- The Washington Times - Wednesday, November 15, 2006

From combined dispatches

HANOI — U.S. Trade Representative Susan C. Schwab said she will “press very hard” to ensure that a bill allowing permanent normal trade relations with Vietnam passes before the Southeast Asian nation’s entry into the World Trade Organization.

Meanwhile, Cabinet ministers from the 21-member Asia-Pacific Economic Cooperation forum decided yesterday to shelve plans for an ambitious Pacific Rim free-trade area for another year, officials said.

The U.S. legislation, known as PNTR, failed to generate a required two-thirds margin in the House Monday night. Republican leaders in the House yesterday delayed plans to hold a second vote this week, saying they are looking at bringing the bill up later this year.

Passage of the bill would guarantee that U.S. companies receive the same access to the Vietnamese market as competitors from other countries upon WTO accession, expected by January. The administration of President Bush, who is scheduled to arrive in Vietnam later in the week, is lobbying for the bill.

“We are disappointed that the Congress was not able to enact PNTR,” Mrs. Schwab said in Hanoi yesterday. “We will continue to press very hard to see that enactment takes place before Vietnam joins the WTO.”

The U.S. trade office is confident the bill will be passed in early December when the House is expected to return to session, Mrs. Schwab said.

For Vietnam to become a WTO member, the country’s National Assembly must ratify its accession package, which is expected to take place by Dec. 5, according to the WTO. Vietnam becomes a member 30 days after notifying the WTO that the package has been ratified, which means membership is likely by early January.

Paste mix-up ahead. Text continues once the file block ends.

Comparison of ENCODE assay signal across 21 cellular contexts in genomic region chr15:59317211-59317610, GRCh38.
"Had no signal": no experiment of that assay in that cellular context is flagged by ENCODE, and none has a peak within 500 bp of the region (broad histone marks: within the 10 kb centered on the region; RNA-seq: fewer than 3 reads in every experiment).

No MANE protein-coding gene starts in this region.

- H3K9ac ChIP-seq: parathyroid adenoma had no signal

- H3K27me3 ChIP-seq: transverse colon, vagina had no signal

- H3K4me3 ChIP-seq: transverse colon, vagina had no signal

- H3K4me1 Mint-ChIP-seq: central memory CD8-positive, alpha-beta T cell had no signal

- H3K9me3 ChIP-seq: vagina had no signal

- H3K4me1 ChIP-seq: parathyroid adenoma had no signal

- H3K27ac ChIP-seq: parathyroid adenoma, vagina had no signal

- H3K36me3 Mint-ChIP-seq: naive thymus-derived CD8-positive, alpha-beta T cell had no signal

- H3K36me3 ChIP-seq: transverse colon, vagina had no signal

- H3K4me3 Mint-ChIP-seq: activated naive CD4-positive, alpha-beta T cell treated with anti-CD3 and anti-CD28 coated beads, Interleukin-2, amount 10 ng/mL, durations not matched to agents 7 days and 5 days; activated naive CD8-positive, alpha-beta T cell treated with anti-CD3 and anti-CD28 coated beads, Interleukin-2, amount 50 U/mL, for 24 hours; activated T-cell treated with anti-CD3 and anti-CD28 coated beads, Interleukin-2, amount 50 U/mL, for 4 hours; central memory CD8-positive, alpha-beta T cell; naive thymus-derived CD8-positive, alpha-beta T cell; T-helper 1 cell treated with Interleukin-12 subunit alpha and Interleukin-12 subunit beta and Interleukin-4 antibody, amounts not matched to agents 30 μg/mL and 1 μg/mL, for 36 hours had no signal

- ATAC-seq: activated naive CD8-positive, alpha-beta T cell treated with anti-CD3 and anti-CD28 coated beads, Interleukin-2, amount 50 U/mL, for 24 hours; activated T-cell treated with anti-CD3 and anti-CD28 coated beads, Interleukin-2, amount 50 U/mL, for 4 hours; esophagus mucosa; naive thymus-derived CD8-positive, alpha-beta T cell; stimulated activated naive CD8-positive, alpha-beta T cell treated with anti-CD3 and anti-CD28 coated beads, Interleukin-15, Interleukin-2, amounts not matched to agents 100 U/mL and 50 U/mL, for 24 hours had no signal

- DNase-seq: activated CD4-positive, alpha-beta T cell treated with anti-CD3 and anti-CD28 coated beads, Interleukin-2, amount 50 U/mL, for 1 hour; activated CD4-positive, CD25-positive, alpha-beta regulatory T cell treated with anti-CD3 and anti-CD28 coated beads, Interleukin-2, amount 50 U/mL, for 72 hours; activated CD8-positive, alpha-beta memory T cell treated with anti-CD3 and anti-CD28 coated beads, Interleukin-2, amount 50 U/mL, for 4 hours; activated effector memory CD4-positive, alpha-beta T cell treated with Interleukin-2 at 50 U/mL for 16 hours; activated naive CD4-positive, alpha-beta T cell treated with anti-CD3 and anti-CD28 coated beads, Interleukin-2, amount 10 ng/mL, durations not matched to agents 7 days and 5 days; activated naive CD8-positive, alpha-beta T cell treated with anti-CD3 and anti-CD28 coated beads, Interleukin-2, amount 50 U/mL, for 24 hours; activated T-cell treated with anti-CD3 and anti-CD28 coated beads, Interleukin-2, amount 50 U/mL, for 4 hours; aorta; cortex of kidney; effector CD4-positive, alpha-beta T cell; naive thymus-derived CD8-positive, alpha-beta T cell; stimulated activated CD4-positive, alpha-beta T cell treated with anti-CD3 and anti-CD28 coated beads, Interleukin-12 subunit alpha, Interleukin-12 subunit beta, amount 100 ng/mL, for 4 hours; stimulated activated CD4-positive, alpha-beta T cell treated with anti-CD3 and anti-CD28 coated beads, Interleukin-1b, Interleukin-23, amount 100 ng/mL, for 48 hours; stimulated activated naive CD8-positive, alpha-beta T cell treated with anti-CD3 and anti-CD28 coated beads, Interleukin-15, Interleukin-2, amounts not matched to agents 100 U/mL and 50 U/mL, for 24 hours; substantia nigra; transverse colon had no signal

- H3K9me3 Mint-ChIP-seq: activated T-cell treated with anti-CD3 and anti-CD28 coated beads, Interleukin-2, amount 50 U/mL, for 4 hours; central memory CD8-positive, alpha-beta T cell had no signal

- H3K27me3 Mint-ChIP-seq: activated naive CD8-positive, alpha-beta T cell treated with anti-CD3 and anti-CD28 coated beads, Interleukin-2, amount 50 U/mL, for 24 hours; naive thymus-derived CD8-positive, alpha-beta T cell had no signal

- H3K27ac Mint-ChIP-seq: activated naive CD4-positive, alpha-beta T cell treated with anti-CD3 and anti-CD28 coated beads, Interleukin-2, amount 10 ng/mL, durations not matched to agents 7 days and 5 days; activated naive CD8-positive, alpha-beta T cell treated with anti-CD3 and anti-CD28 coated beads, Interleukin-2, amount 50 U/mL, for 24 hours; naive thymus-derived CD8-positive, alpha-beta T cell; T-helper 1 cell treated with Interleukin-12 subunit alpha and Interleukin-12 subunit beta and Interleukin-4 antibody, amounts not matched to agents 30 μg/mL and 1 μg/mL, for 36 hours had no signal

The U.S. proposal for a vast free-trade area sparked robust debate at APEC’s opening session in Vietnam’s capital, Japan’s Foreign Ministry spokesman Mitsuo Sakaba told reporters.

“After lengthy debate, the chair concluded that it should be studied as a long-term objective and report the result of that study to the next meeting in Australia,” he said.

Business leaders had supported an Asia-Pacific Free Trade Agreement as a way of consolidating the dozens of bilateral and regional free-trade agreements that have proliferated in recent years in the region.

An APEC vision of a vast free-trade area along the Pacific Rim, which accounts for nearly half of world trade and generates 70 percent of economic growth, had lost considerable momentum to a plethora of minideals.

APEC now will devote its energies to an early resumption of the Doha round of global trade talks, which collapsed in July amid clashes over subsidies and tariffs for farm goods, the Japanese foreign ministry spokesman said.

Mr. Sakaba said APEC ministers, while abandoning the grand Asia-Pacific FTA, would continue working on “model measures” that could be standardized in free-trade agreements.

Those measures include commodities, government procurement, trade barriers, transparency and cooperative programs, such as training.


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